Measles, mumps outbreak reported in Mombasa

Measles-rubella vaccine

The measles-rubella vaccine.

Photo credit: File | Nation Media Group

Mombasa County has recorded new cases of measles and mumps, worrying health officials.

Due to the spike, the Ministry of Health has instructed the disease surveillance department to ensure blood and throat swab samples are collected from all suspected cases with mumps and measles for further examination at the Kenya Medical Research Institute (Kemri) lab.

Medical superintendents, sub-county health officials and health facilities should upscale surveillance, said county Director of Public Health Dr Salma Swaleh in a letter.

Measles is one of the diseases targeted for eradication by the World Health Organization (WHO) alongside polio and neonatal tetanus.

“Don’t miss out on any potential cases for investigation,” said Dr Swaleh.

Measles is a highly contagious and serious disease caused by the virus in the paramyxovirus family and is normally passed through direct contact and the air. The virus infects the respiratory tract before spreading throughout the body.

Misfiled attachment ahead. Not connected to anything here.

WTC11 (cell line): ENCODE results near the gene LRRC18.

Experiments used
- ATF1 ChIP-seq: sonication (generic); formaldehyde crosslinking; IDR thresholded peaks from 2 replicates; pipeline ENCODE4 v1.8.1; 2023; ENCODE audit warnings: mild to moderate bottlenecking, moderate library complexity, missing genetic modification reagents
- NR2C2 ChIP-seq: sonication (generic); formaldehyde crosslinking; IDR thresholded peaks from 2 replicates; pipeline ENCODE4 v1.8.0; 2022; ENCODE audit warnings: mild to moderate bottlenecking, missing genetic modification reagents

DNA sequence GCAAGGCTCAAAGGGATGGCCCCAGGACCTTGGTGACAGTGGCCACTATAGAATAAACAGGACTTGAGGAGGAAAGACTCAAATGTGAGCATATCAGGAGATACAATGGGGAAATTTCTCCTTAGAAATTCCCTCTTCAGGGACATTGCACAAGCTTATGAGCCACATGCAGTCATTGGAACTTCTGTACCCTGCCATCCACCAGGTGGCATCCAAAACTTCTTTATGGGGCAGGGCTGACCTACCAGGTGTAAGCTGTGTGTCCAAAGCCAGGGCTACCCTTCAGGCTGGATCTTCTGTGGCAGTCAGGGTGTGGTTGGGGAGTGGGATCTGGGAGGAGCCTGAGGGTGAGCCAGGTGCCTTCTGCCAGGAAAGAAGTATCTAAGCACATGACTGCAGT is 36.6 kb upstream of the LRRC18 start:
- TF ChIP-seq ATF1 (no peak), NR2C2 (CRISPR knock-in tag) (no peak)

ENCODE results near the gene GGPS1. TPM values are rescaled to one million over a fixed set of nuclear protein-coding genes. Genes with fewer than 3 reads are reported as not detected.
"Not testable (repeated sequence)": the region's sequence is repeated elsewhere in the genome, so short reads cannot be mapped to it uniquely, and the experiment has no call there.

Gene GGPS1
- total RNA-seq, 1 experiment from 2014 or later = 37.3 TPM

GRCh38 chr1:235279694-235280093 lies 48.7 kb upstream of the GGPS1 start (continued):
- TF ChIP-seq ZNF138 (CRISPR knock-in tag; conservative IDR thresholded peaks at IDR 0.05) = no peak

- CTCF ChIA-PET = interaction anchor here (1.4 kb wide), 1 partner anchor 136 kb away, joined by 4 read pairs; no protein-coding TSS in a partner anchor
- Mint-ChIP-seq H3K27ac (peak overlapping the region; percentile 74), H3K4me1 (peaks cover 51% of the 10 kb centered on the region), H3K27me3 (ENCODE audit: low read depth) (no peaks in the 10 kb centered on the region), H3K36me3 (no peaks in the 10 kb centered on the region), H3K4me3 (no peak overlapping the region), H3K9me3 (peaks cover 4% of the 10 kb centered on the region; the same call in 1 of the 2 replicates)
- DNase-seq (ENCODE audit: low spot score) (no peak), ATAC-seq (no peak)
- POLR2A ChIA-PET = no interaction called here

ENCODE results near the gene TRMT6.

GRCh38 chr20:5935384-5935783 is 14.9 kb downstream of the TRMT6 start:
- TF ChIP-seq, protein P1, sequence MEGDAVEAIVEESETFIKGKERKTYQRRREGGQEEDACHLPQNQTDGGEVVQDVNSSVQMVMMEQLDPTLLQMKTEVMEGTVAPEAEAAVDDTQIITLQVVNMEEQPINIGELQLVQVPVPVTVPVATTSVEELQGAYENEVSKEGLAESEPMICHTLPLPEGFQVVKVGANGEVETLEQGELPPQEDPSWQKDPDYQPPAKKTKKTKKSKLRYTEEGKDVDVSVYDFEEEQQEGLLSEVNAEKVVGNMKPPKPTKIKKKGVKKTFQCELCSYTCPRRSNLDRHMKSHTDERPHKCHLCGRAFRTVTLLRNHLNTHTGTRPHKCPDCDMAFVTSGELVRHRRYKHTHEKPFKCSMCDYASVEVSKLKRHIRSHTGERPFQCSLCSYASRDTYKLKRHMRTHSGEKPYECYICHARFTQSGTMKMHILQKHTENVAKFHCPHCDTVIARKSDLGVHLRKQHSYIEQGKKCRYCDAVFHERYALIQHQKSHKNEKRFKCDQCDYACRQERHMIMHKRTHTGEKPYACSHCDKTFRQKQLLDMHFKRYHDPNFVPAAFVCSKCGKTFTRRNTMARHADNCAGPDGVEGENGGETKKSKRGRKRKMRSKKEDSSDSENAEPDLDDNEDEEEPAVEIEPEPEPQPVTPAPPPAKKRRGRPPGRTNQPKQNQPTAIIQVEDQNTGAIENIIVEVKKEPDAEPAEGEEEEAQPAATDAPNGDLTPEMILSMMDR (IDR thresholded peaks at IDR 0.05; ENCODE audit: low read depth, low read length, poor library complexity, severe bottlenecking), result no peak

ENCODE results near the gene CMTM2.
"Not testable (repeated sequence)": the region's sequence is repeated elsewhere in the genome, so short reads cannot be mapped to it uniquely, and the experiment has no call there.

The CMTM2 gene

The WHO says measles is one of the world’s most contagious diseases. It is spread by coughing and sneezing, close personal contact or direct contact with infected nasal or throat secretions.

The virus remains active and contagious in the air or on infected surfaces for up to two hours. It can be transmitted by an infected person from four days before the onset of the rash to four days after the rash erupts.

There is no specific antiviral treatment for the measles virus. Severe complications from measles can be reduced through supportive care that ensures good nutrition, adequate fluid intake and treatment of dehydration with the WHO-recommended oral rehydration solution.

Unvaccinated young children are at the highest risk of contracting measles and its complications, including death. Unvaccinated pregnant women are also at risk.

Its first sign is usually a high fever, which begins about 10 to 12 days after exposure to the virus, and lasts four to seven days. A runny nose, a cough, red and watery eyes, and small white spots inside the cheeks can develop in the initial stage.

Mumps is an acute infectious disease caused by a paramyxovirus. Although the disease is usually mild, up to 10 percent of patients can develop aseptic meningitis.